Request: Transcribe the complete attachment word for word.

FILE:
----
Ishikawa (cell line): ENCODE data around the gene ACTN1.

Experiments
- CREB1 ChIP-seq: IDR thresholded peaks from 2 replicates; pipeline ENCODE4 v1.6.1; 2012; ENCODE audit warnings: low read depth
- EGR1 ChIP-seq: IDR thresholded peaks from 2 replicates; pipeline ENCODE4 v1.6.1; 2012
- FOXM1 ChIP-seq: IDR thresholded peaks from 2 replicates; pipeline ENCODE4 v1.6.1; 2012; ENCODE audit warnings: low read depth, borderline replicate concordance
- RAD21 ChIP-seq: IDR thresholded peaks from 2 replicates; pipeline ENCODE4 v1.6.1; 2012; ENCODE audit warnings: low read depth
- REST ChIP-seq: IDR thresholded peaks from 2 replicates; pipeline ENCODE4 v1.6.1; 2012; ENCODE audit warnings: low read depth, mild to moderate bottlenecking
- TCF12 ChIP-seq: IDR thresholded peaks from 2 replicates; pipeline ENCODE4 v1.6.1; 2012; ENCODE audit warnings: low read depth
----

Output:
Ishikawa (cell line): ENCODE data around the gene ACTN1.

Experiments
- CREB1 ChIP-seq: IDR thresholded peaks from 2 replicates; pipeline ENCODE4 v1.6.1; 2012; ENCODE audit warnings: low read depth
- EGR1 ChIP-seq: IDR thresholded peaks from 2 replicates; pipeline ENCODE4 v1.6.1; 2012
- FOXM1 ChIP-seq: IDR thresholded peaks from 2 replicates; pipeline ENCODE4 v1.6.1; 2012; ENCODE audit warnings: low read depth, borderline replicate concordance
- RAD21 ChIP-seq: IDR thresholded peaks from 2 replicates; pipeline ENCODE4 v1.6.1; 2012; ENCODE audit warnings: low read depth
- REST ChIP-seq: IDR thresholded peaks from 2 replicates; pipeline ENCODE4 v1.6.1; 2012; ENCODE audit warnings: low read depth, mild to moderate bottlenecking
- TCF12 ChIP-seq: IDR thresholded peaks from 2 replicates; pipeline ENCODE4 v1.6.1; 2012; ENCODE audit warnings: low read depth